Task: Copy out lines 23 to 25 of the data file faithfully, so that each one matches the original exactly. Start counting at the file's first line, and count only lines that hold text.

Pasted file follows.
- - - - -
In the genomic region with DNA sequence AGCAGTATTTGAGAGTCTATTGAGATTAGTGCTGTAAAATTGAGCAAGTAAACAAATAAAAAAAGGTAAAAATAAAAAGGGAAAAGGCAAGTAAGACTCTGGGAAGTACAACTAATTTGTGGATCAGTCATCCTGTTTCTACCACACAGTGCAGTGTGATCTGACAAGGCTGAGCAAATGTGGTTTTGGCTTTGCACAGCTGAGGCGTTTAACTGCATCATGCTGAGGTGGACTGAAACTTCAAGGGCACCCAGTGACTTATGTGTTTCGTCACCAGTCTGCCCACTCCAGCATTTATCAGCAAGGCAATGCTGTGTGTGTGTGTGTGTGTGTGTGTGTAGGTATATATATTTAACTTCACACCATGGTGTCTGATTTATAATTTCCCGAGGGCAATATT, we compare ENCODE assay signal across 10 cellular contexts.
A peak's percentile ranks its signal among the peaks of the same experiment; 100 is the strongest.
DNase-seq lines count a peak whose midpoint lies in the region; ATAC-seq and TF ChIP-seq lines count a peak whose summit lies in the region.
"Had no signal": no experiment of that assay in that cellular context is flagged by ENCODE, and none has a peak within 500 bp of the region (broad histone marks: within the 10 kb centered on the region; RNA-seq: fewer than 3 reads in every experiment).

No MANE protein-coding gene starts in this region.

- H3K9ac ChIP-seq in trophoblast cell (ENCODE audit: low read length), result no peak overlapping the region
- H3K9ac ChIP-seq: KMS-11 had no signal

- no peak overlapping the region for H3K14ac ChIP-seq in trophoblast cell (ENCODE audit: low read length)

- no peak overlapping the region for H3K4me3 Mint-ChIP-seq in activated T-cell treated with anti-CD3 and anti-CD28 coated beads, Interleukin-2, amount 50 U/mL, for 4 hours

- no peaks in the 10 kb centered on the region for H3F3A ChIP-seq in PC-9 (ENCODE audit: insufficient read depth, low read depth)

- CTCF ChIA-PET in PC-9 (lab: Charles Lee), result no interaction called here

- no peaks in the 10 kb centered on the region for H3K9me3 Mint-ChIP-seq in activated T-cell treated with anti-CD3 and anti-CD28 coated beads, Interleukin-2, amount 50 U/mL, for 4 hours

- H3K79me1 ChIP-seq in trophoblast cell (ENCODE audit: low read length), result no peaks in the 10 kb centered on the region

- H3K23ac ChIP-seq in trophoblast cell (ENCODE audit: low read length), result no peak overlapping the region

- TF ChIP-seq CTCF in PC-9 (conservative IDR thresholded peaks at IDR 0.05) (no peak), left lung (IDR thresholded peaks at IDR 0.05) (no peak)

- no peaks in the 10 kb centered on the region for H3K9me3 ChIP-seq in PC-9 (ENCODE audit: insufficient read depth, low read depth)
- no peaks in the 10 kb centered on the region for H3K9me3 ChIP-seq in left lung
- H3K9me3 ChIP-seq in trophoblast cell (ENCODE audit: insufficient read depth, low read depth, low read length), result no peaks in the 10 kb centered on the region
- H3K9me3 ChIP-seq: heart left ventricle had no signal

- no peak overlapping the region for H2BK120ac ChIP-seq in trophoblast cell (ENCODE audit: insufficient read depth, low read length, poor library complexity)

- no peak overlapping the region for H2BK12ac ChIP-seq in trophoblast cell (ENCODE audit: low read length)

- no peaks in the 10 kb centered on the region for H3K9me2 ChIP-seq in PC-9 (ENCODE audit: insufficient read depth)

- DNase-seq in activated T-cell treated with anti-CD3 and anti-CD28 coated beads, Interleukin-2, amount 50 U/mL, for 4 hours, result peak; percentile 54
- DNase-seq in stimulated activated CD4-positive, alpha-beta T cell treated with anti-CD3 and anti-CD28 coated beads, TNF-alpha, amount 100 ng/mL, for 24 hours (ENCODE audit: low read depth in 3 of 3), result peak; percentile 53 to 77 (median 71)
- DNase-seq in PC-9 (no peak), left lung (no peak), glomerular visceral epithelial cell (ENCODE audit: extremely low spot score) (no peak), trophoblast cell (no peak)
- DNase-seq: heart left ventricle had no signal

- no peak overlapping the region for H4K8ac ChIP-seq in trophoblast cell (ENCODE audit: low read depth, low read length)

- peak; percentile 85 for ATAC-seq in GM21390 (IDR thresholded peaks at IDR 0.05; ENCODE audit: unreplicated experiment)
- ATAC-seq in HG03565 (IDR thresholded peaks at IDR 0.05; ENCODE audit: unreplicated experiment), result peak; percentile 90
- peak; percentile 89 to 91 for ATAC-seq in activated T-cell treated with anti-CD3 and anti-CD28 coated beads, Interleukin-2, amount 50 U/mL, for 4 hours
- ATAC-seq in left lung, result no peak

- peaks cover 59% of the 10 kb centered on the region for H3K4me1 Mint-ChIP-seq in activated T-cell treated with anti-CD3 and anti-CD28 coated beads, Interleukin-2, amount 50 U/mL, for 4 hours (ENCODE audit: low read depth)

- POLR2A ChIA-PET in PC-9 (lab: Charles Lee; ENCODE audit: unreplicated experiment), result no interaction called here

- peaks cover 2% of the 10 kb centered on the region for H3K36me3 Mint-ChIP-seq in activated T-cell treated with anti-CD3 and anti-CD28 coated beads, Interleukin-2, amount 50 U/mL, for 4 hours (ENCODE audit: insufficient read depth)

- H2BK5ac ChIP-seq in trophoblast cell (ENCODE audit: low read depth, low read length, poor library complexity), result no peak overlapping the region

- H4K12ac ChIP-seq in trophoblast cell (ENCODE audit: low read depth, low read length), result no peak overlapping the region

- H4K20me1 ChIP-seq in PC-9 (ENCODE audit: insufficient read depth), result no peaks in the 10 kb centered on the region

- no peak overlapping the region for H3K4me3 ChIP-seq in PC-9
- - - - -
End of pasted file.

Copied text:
- DNase-seq in activated T-cell treated with anti-CD3 and anti-CD28 coated beads, Interleukin-2, amount 50 U/mL, for 4 hours, result peak; percentile 54
- DNase-seq in stimulated activated CD4-positive, alpha-beta T cell treated with anti-CD3 and anti-CD28 coated beads, TNF-alpha, amount 100 ng/mL, for 24 hours (ENCODE audit: low read depth in 3 of 3), result peak; percentile 53 to 77 (median 71)
- DNase-seq in PC-9 (no peak), left lung (no peak), glomerular visceral epithelial cell (ENCODE audit: extremely low spot score) (no peak), trophoblast cell (no peak)